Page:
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Neo orientalism and the new barbarism thesis proposal

Neo orientalism and the new barbarism thesis proposal Government and Opposition


What’s termed the ‘new barbarism thesis’ has made an appearance in many contexts. Included in this are the apparent recidivism of sub-Saharan Africa’s domestic unrest and also the internecine enmities from the Balkans towards the rise of neo-Orientalism, the West’s retreat from multiculturalism and also the Malthusianism of ecological scarcity. 2 While frequently neither coherent nor especially sophisticated, its influence continues to be, and remains, profound. At its heart lies an overarching concern to create what Dag Tuastad calls ‘explanations of political violence that omit economic and political interests and contexts when describing violence, and presents violence because of traits baked into local cultures’. 3 For Mahmood Mamdani, it assumes, quite simply, ‘that every culture includes a tangible essence that defines it, also it then explains politics as a result of that essence’. It’s, he continues, ‘no longer the marketplace(capitalism), nor the condition (democracy), but culture (modernity) that’s stated is the dividing line between individuals towards a peaceful, social existence and individuals inclined to [take part in] terror’ and violence. 4

Nowadays the conflict between civilisation and barbarism has had an ominous turn. We face a conflict between civilisation and culture, which was once on a single side. Civilisation means rational reflection, material wellbeing, individual autonomy and ironic self-doubt culture means a kind of existence that’s customary, collective, passionate, spontaneous, unre-flective and arational. It is no wonder, then, to locate we have civilisation whereas they’ve culture. Culture may be the new barbarism. 1

Neo orientalism and the new barbarism thesis proposal Humans, Chimps and Bonobos

Terry Eagleton, ‘Culture Conundrum’, 2008


3. D. Tuastad, ‘Neo-Orientalism and also the New Barbarism Thesis: Facets of Symbolic Violence in the centre East Conflict(s)’, Under Developed Quarterly 24 (2003), p. 591. CrossRef

6. J. Freedman, A. Levy, R. Buchanan and J. Cost, ‘Crowding and Human Aggression’, Journal of Experimental Social Psychology 8 (1972), p. 530. CrossRef

10. T. Vanhanen, ‘Domestic Ethnic Conflict and Ethnic Nepotism: a Comparative Analysis’, Journal of Peace Research 36 (1999), pp. 57–8 T. Vanhanen, Ethnic Conflicts Described by Ethnic Nepotism (Stanford, CT, 1999), p. 109. CrossRef

15. A Kundnani, ‘In an overseas Land: The Brand New Popular Racism’, Race Class 43 (2001), p. 50.

17. J. Levy and T. C. Morgan, ‘The Frequency and Significance of War: An Inverse Relationship’, Journal of Conflict Resolution 28 (1984), pp. 731–49. CrossRef

20Kay. Webb, ‘Science, Biology and Conflict’, Paradigms 6 (1992), pp. 79–83. CrossRef

22. D. Campbell, ‘On the Conflict between Biological and Social Evolution and between Psychology and Moral Tradition’, American Psychiatrist 30 (1975), p. 1115. CrossRef

24. A. Somit, ‘Humans, Chimps and Bonobos: The Biological Bases of Aggression, War and Peacemaking’, Journal of Conflict Resolution 34 (1990), p. 562. CrossRef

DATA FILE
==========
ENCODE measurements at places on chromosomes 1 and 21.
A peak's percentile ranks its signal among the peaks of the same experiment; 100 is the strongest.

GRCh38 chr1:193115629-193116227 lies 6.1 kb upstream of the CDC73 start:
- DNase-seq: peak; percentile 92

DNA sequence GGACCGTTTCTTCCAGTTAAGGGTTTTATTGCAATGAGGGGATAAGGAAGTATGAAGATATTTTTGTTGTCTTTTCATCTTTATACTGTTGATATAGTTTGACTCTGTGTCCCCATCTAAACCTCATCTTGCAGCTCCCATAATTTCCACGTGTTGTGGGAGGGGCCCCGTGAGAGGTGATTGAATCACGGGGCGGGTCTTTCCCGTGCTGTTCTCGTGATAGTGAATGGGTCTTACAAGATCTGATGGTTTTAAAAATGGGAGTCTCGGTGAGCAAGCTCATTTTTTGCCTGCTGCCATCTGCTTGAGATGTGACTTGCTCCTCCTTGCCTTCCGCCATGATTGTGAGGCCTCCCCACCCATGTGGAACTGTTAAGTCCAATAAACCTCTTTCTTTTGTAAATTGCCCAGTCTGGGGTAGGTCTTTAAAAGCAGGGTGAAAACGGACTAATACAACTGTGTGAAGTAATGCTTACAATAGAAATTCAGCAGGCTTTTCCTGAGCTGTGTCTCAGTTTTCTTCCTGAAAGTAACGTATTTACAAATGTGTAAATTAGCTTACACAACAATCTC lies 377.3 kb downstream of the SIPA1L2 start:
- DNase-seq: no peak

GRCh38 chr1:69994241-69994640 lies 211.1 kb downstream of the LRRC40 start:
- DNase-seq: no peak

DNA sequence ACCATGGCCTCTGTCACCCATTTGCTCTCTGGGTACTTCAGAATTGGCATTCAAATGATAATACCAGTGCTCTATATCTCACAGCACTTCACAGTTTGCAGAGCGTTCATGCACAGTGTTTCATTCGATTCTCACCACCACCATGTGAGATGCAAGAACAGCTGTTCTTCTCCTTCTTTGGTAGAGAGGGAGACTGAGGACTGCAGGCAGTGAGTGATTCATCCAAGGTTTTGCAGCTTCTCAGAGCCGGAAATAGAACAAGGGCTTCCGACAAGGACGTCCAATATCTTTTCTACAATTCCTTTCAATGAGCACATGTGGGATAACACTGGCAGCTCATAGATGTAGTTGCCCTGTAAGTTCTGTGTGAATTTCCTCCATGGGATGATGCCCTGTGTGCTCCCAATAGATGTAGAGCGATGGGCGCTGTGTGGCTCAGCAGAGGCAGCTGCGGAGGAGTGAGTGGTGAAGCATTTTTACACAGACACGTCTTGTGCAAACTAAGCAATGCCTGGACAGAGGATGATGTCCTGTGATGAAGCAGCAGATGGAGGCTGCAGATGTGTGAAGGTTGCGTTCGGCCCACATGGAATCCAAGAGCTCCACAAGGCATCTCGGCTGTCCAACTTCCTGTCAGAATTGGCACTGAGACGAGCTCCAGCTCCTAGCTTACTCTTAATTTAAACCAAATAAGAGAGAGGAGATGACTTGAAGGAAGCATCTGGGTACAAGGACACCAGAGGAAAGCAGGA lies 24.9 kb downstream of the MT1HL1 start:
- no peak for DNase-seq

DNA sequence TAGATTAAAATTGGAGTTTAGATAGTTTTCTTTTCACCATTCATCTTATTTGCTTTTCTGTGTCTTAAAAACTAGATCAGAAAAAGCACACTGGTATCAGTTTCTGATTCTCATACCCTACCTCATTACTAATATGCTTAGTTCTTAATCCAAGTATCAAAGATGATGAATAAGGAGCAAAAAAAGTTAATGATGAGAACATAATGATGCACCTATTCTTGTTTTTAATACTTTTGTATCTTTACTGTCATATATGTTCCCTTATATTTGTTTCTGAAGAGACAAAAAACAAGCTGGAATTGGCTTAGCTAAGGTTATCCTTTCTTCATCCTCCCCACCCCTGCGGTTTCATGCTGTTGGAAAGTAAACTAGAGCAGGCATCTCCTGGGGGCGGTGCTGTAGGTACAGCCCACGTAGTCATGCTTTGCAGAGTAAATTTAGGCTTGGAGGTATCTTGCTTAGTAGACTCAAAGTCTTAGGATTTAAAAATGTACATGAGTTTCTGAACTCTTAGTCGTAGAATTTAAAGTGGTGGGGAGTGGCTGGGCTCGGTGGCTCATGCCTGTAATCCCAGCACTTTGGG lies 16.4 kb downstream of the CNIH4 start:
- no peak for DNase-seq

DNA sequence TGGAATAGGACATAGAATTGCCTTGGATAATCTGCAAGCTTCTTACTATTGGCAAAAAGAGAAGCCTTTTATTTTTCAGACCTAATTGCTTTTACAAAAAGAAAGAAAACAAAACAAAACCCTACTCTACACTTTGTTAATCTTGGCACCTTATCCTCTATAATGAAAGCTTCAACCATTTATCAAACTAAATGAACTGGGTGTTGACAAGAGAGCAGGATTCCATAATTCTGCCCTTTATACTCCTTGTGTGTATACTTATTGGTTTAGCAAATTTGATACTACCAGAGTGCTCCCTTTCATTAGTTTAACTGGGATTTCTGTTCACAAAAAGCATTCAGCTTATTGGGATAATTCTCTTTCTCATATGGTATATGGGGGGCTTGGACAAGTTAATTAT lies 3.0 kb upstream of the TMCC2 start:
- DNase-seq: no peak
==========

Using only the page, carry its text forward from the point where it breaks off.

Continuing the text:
27. M. Novak, ‘Rediscovering Culture’, Journal of Democracy 12 (2001), p. 169. CrossRef

28. S. David, ‘Why the 3rd World Still Matters’, Worldwide Security 17 (1992), p. 138. CrossRef

31. S. Huntington, ‘The Clash of Civilizations?’, Foreign Matters 72 (1993), pp. 22, 25.

Neo orientalism and the new barbarism thesis proposal Culture is the

32. D. Welch, ‘The “Clash of Civilizations” Thesis being an Argument so that as a Phenomenon’, Security Studies 6 (1997), p. 198. CrossRef

33. E. Abrahamian, ‘The US Media, Huntington and September 11’, Under Developed Quarterly 24 (2005), p. 529. CrossRef

37. Q. Wiktorowicz, ‘A Genealogy of Radical Islam’, Studies incompatible and Terrorism 28 (2005), p. 75. CrossRef

40. Reported in Sageman, Understanding Terror Systems. p. vii D. Prepare, ‘The Recovery of Radical Islam within the Wake from the Defeat from the Taliban’, Terrorism and Political Violence 15 (2003), p. 52. CrossRef

46. C. Flournoy Swiney, ‘Racial Profiling of Arabs and Muslims in america: Historic, Empirical, and Legal Analysis Put on world war 2 on Terrorism’, Muslim World: Journal of Human Legal rights 3 (2006), pp. 22–3, 13.

50. S. Bassnett, ‘Translating Terror’, Under Developed Quarterly 26 (2005), p. 395. CrossRef

58. M. Duffield, ‘Racism Migration and Development: The Principles of Planetary Order’, Progress in Development Studies 6 (2006), p. 70. CrossRef

59. R. Grosfoguel, ‘ “Cultural Racism” and Colonial Caribbean Migrants in Core Zones from the Capitalist World-Economy’, Review: Fernand Braudel Center 22 (1999), p. 412.

63. R. Jackson, ‘Constructing Opponents: “Islamic Terrorism” in Political and Academic Discourse’, Government and Opposition 42 (2007), p. 421.

64. B. Lindsey, ‘At the Gates, Again: A Brand New Barbarism’, National Review 19 November. 2002. Online edition: world wide web.cato.org/pub_display.php?pub_id=4150 utilized 19 Sep. 2009. D. Kelly, ‘The Assault on Civilization’, Navigator 4 (2001), pp. 1–4.

68. M. Duffield, ‘The Symphony from the Damned: Racial Discourse, Complex Political Emergencies and Humanitarian Aid’, Disasters 20 (1998), p. 175.

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